But when the move out, they may sell the home to pay for the buy-in cost of a retirement community.


#13

And that’s okay, because you are going to school with the intention of leaving upon completion. I think many have a complaint with those who live at home, and are perfectly content to do so, living off their parents hard

Jon


#14

I wouldnt say immaturity either, but it does seem as we progress, people are sort of forced to grow up later and later, look back thru the past 150 yrs for the proof of that.

At one time, it was common for most girls to have found husbands by the time they were 16-17, today, many 16-17 yr old females would not be ready for this type of life. It basically has to do with how easy life is I guess, back then things were tougher, so people had no choice but to grow up, however today, not so much.


#15

Or maybe it’s a consequence of the fact that wages have been stagnant for 40 years while the cost of housing has continued to increase.


#16

We also used to use corn cobs and pine cones to clean up after using the privy.

Situations and context changes, and there were reasons that made sense as to why we did things in the past.

Today’s reasons are not necessary good ones. Stagnant wages despite inflation, poor job market, generally lack of shame among millennials about pretty much anything - all factors.

I’d do everything in my power to move out once I had finished school and landed any job, whether or not Daniel Boone lived with his mother until he was 30.


#17

I have two children, one in his mid-thirties, and one in her mid-late twenties. Both of them were able to overcome the stagnant wages, and the ridiculous and burdensome increase in taxation to be able to live on their own. My daughter is a teacher in a Lutheran school, and has been since graduating from a Lutheran college. She is living just fine on a teacher salary, paying off her student loans, with virtually no help from my teacher’s salary.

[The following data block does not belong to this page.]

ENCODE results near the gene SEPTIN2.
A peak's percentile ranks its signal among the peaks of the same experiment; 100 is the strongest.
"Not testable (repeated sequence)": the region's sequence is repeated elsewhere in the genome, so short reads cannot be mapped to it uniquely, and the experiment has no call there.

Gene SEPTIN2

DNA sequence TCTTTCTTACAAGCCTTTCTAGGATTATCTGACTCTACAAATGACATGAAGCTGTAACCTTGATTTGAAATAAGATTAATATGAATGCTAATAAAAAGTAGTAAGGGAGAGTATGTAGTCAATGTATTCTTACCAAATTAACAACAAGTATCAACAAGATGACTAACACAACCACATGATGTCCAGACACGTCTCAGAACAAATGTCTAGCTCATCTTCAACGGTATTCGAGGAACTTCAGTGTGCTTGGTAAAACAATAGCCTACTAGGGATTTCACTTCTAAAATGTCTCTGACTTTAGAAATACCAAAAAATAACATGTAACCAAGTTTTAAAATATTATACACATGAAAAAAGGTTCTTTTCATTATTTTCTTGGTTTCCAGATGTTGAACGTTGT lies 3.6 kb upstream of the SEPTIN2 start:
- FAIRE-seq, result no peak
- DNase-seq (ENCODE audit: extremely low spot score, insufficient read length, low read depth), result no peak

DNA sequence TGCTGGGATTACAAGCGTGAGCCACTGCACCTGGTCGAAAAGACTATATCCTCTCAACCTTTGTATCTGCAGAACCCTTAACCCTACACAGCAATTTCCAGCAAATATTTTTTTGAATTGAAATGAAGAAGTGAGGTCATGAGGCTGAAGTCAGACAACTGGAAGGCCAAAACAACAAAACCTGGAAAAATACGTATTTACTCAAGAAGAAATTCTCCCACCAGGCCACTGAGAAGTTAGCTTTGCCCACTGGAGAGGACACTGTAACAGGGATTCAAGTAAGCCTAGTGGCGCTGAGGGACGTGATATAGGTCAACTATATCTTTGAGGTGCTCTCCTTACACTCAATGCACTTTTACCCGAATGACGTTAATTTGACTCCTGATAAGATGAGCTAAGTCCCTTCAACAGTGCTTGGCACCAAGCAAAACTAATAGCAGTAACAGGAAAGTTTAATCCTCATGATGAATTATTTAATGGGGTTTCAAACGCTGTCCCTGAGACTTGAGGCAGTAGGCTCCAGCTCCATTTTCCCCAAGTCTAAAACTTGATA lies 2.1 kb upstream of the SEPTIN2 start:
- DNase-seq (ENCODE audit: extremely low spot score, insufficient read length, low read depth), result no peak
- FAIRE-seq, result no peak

I think the larger problem is the consequence of federal interference in public schools without a constitutional mandate, the direct result being American young people are poorly prepared for careers. This is exacerbated by the growing effects of the failed welfare state which encourages a belief in entitlement, and minimizes the importance of hard work and individual responsibility.
My children have had to work very hard to get where they are, and they are not alone. Millions of young adults have. But others have been saddled with the yolk of either government dependency, or a government-induced thought process that it is okay to live off the hard work of others (I am excluding here the individuals who, by no fault of their own, either due to health or other uncontrollable limitations, must receive the assistance of others). We have seen this yolk of dependency grow substantially under the current regime in Washington, where the number of food stamp recipients has grown dramatically, and the number of people forced out of the workforce, in large part due to government regulatory and tax policy, is as high as its been in decades.

As for housing costs, some of the highest housing costs are in areas with the greatest government interference in free market housing prices and building. No surprise that.

Jon


#18